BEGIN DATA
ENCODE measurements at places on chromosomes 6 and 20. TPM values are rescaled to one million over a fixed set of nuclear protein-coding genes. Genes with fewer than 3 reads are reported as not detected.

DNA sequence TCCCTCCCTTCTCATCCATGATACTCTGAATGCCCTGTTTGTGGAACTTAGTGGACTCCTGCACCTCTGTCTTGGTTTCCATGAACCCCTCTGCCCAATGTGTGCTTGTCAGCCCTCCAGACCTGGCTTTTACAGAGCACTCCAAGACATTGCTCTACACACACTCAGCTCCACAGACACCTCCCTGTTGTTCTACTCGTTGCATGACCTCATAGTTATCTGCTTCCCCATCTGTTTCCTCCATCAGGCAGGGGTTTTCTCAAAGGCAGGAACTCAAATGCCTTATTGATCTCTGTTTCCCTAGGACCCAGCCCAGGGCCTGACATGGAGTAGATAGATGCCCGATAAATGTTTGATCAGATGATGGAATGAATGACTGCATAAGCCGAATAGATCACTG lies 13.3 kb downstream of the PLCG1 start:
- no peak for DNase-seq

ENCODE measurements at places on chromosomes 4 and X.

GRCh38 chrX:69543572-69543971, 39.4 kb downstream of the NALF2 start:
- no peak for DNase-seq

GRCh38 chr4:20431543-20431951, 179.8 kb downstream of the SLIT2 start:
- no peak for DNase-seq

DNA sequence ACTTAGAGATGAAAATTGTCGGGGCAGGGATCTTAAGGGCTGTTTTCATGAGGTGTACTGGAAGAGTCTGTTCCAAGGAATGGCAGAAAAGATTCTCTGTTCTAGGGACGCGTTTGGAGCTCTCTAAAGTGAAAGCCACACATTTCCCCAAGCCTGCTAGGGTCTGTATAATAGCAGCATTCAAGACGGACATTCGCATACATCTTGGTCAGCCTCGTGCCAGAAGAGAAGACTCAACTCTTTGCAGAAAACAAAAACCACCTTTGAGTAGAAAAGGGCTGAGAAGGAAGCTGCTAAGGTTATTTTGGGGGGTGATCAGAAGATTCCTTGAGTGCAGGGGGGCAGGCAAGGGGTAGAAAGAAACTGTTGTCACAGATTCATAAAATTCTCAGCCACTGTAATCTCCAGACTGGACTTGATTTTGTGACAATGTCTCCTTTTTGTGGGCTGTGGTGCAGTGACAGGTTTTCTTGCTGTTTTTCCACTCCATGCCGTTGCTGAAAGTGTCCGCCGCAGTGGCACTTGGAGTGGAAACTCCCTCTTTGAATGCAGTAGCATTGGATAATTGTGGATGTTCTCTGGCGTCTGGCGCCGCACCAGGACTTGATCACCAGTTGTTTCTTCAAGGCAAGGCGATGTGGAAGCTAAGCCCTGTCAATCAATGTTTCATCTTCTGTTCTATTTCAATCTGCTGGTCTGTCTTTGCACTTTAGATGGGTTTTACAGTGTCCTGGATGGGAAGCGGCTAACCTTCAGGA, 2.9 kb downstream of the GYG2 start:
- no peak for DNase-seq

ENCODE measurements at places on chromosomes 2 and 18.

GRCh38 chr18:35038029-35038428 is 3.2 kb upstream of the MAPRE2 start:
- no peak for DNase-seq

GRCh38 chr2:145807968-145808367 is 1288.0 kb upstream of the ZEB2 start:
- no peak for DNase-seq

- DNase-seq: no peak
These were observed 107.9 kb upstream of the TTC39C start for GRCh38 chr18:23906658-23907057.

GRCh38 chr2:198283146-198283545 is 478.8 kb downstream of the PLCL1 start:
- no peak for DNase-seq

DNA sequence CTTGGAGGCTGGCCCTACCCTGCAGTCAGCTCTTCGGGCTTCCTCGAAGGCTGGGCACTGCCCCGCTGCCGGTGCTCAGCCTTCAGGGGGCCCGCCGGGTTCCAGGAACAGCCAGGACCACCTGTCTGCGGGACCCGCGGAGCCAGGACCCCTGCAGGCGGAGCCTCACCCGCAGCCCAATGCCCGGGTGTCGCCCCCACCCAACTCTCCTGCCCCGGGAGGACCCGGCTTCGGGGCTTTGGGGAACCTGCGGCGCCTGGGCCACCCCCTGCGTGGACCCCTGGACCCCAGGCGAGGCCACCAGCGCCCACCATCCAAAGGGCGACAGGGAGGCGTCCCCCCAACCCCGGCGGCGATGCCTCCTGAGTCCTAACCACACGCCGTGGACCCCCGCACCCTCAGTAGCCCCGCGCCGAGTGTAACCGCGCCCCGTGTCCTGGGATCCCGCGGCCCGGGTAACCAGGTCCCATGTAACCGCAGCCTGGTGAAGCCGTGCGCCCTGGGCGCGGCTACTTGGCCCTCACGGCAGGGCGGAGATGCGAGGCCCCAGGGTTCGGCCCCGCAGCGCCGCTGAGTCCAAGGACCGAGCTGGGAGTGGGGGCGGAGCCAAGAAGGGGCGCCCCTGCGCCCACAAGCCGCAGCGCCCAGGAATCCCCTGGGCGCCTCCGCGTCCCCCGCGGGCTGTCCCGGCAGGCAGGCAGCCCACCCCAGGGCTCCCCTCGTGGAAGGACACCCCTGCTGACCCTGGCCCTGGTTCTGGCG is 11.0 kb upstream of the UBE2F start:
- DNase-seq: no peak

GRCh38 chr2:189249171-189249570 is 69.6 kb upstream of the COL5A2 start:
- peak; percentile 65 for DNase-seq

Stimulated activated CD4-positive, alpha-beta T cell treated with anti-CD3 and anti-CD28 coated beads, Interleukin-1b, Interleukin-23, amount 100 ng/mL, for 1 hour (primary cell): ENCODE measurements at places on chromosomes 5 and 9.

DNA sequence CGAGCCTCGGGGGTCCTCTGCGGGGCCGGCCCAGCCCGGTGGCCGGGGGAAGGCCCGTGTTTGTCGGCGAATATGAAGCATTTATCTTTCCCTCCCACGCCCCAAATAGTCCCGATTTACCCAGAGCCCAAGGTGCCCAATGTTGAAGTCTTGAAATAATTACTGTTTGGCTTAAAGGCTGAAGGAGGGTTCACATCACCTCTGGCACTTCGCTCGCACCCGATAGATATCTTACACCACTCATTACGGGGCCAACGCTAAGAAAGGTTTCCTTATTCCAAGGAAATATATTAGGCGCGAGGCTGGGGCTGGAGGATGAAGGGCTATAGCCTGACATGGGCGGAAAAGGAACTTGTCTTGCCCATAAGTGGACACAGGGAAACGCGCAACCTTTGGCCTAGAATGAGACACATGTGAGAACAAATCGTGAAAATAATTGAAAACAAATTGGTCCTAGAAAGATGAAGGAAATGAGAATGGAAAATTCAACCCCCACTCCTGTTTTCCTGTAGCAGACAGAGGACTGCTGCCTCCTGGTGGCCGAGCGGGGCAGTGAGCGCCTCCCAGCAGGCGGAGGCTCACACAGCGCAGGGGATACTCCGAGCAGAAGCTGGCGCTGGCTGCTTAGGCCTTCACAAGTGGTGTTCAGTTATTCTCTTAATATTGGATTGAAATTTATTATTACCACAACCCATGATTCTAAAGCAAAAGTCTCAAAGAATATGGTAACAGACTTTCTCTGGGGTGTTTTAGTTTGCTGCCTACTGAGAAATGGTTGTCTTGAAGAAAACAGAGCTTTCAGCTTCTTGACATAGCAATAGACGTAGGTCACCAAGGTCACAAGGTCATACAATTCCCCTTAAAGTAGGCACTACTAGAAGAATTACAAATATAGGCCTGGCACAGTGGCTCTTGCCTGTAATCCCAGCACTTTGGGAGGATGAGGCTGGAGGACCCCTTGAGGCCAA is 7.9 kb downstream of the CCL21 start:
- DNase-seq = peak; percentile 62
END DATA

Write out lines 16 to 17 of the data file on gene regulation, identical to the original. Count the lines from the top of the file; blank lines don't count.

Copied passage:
- DNase-seq: no peak
These were observed 107.9 kb upstream of the TTC39C start for GRCh38 chr18:23906658-23907057.